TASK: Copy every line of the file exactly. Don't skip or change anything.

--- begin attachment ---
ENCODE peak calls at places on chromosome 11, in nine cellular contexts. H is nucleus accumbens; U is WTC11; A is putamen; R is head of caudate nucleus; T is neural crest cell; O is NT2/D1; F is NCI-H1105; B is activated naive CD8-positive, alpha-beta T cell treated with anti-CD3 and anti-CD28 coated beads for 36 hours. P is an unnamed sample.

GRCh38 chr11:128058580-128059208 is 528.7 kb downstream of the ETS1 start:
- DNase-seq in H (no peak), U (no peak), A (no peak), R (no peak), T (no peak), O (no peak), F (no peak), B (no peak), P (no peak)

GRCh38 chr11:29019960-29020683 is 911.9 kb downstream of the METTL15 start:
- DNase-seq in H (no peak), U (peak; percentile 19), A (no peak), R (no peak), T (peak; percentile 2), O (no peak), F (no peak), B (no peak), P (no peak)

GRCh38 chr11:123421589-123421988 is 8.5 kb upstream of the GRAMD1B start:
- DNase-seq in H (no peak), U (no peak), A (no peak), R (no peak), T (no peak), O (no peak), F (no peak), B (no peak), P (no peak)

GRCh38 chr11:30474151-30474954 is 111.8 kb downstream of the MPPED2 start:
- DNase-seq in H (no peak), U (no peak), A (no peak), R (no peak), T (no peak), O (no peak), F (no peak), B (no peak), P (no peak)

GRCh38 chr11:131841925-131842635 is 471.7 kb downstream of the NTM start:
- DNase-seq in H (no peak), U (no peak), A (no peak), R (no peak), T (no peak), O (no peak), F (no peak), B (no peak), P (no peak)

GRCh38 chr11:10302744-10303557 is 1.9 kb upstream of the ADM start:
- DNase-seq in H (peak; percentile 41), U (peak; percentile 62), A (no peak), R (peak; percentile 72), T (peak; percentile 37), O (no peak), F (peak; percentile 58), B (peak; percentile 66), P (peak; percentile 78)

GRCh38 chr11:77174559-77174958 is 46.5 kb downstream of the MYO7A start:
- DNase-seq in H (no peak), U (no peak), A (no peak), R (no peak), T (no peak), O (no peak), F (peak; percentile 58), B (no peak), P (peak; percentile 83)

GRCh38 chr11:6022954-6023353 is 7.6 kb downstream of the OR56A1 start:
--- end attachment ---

ENCODE peak calls at places on chromosome 11, in nine cellular contexts. H is nucleus accumbens; U is WTC11; A is putamen; R is head of caudate nucleus; T is neural crest cell; O is NT2/D1; F is NCI-H1105; B is activated naive CD8-positive, alpha-beta T cell treated with anti-CD3 and anti-CD28 coated beads for 36 hours. P is an unnamed sample.

GRCh38 chr11:128058580-128059208 is 528.7 kb downstream of the ETS1 start:
- DNase-seq in H (no peak), U (no peak), A (no peak), R (no peak), T (no peak), O (no peak), F (no peak), B (no peak), P (no peak)

GRCh38 chr11:29019960-29020683 is 911.9 kb downstream of the METTL15 start:
- DNase-seq in H (no peak), U (peak; percentile 19), A (no peak), R (no peak), T (peak; percentile 2), O (no peak), F (no peak), B (no peak), P (no peak)

GRCh38 chr11:123421589-123421988 is 8.5 kb upstream of the GRAMD1B start:
- DNase-seq in H (no peak), U (no peak), A (no peak), R (no peak), T (no peak), O (no peak), F (no peak), B (no peak), P (no peak)

GRCh38 chr11:30474151-30474954 is 111.8 kb downstream of the MPPED2 start:
- DNase-seq in H (no peak), U (no peak), A (no peak), R (no peak), T (no peak), O (no peak), F (no peak), B (no peak), P (no peak)

GRCh38 chr11:131841925-131842635 is 471.7 kb downstream of the NTM start:
- DNase-seq in H (no peak), U (no peak), A (no peak), R (no peak), T (no peak), O (no peak), F (no peak), B (no peak), P (no peak)

GRCh38 chr11:10302744-10303557 is 1.9 kb upstream of the ADM start:
- DNase-seq in H (peak; percentile 41), U (peak; percentile 62), A (no peak), R (peak; percentile 72), T (peak; percentile 37), O (no peak), F (peak; percentile 58), B (peak; percentile 66), P (peak; percentile 78)

GRCh38 chr11:77174559-77174958 is 46.5 kb downstream of the MYO7A start:
- DNase-seq in H (no peak), U (no peak), A (no peak), R (no peak), T (no peak), O (no peak), F (peak; percentile 58), B (no peak), P (peak; percentile 83)

GRCh38 chr11:6022954-6023353 is 7.6 kb downstream of the OR56A1 start: